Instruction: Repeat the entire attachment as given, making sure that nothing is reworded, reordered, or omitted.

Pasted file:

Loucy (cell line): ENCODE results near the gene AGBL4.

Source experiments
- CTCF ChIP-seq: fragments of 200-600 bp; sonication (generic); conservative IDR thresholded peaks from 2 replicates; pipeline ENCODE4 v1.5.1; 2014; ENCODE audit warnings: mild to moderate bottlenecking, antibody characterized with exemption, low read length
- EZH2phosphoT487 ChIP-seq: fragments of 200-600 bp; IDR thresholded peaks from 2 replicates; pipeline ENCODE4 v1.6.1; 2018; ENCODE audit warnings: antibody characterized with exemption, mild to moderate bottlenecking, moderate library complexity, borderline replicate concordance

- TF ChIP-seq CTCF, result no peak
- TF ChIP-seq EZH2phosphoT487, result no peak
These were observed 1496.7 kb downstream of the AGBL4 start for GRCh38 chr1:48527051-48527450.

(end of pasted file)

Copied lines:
Loucy (cell line): ENCODE results near the gene AGBL4.

Source experiments
- CTCF ChIP-seq: fragments of 200-600 bp; sonication (generic); conservative IDR thresholded peaks from 2 replicates; pipeline ENCODE4 v1.5.1; 2014; ENCODE audit warnings: mild to moderate bottlenecking, antibody characterized with exemption, low read length
- EZH2phosphoT487 ChIP-seq: fragments of 200-600 bp; IDR thresholded peaks from 2 replicates; pipeline ENCODE4 v1.6.1; 2018; ENCODE audit warnings: antibody characterized with exemption, mild to moderate bottlenecking, moderate library complexity, borderline replicate concordance

- TF ChIP-seq CTCF, result no peak
- TF ChIP-seq EZH2phosphoT487, result no peak
These were observed 1496.7 kb downstream of the AGBL4 start for GRCh38 chr1:48527051-48527450.